Wonkier than the Rooker-Feldman doctrine . . .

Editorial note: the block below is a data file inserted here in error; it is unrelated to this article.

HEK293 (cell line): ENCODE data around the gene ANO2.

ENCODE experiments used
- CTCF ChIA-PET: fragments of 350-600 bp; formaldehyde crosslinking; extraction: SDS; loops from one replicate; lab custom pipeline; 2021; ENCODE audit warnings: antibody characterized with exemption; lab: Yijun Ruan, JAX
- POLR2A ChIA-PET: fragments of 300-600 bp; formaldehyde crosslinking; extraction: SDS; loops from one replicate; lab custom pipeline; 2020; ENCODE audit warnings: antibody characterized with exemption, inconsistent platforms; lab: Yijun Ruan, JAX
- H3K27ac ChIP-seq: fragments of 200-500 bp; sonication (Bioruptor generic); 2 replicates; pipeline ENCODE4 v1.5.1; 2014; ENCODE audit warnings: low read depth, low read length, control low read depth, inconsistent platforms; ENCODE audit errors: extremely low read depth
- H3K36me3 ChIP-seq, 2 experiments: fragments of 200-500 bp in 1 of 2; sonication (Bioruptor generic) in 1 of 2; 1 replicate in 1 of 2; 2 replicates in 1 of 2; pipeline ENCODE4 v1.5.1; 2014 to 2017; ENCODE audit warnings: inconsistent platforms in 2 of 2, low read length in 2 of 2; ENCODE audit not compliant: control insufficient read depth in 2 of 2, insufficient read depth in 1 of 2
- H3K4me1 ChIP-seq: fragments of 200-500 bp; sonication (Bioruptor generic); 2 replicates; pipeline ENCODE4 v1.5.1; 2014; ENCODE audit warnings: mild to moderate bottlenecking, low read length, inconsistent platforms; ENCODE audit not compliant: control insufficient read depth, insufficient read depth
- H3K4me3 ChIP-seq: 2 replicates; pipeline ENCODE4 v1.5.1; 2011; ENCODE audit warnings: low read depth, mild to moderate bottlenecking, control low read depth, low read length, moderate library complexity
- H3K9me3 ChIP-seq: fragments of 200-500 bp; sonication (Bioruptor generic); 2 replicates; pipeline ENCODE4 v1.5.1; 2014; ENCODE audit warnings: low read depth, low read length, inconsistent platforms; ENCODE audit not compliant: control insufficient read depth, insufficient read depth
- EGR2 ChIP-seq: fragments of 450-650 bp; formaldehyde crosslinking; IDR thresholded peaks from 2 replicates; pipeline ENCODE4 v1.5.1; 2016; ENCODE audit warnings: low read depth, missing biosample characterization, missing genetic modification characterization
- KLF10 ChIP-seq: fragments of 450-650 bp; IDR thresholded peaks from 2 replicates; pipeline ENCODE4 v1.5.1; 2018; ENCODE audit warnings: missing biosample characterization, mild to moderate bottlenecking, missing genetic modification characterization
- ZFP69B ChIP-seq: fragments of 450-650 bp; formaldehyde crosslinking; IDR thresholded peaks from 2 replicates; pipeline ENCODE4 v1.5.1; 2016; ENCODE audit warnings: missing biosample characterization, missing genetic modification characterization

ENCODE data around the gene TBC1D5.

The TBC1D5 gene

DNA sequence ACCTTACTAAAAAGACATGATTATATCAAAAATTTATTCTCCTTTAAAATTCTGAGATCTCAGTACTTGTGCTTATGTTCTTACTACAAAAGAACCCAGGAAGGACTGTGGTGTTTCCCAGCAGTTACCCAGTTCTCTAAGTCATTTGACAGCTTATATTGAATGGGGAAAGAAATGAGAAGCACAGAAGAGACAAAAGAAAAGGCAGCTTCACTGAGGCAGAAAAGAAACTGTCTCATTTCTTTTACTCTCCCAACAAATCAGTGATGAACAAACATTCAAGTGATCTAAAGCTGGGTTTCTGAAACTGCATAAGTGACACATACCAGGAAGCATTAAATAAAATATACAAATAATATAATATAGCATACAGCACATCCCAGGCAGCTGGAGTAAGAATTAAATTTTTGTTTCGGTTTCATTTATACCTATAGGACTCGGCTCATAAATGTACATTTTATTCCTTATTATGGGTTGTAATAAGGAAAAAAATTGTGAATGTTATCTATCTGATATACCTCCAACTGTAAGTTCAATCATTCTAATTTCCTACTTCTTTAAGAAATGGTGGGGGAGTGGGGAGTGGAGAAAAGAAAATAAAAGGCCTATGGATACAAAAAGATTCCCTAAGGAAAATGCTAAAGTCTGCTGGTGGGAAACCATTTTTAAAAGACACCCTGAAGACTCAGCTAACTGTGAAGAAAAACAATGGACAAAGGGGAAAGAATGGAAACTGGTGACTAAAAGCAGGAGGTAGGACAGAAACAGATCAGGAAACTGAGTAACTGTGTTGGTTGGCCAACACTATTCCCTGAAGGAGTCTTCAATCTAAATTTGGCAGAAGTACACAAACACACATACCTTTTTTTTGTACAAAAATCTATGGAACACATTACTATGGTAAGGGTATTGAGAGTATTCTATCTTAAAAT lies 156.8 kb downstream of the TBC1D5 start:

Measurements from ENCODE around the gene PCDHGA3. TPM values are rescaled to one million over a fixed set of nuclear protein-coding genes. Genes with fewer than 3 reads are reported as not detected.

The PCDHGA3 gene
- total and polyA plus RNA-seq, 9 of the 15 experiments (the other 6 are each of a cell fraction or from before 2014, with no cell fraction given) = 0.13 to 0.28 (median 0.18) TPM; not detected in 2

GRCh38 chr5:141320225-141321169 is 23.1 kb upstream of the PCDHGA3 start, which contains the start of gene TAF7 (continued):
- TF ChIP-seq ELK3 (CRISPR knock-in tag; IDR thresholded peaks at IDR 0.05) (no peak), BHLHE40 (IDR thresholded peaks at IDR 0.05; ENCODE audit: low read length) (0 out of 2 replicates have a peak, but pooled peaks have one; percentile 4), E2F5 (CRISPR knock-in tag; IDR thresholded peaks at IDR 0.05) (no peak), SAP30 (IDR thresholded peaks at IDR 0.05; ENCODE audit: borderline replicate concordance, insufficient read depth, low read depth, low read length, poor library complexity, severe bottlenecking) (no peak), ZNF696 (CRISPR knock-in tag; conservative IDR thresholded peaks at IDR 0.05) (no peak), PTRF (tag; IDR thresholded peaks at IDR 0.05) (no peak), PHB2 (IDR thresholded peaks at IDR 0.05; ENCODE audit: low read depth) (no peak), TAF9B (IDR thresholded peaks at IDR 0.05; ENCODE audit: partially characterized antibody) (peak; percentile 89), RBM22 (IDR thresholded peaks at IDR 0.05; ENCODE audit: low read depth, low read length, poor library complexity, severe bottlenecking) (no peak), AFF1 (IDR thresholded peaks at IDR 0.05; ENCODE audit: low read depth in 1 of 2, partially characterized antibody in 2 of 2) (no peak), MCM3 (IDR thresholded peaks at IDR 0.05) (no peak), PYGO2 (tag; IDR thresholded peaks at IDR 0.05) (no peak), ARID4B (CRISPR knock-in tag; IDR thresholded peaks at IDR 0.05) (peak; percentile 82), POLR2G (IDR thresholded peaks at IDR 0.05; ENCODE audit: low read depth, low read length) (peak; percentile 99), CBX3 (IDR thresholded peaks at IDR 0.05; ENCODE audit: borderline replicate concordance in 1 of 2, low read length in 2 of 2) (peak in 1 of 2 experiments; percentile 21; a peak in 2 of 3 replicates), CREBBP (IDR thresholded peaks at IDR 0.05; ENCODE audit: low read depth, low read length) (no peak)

For those who enjoy topics even more arcane than the basic Rooker-Feldman doctrine, there is Kreit v. Quinn, No. 16-20744 (June 13, 2017, unpublished). A state court appointed a receiver for a hospital, which then entered bankruptcy. The bankruptcy court approved a sale, a doctor strenuously objected to the sale after the fact, and the court sanctioned the doctor for his filings. On appeal, the receiver contended that the doctor’s filings were barred by the Rooker-Feldman doctrine as a collateral, federal attack on a state court order. The doctor asked the Fifth Circuit to recognize an exception to that doctrine for orders that are void ab initio. But while noting a circuit split on the point, the Court declined to weigh in, finding that the state court had the needed authority.

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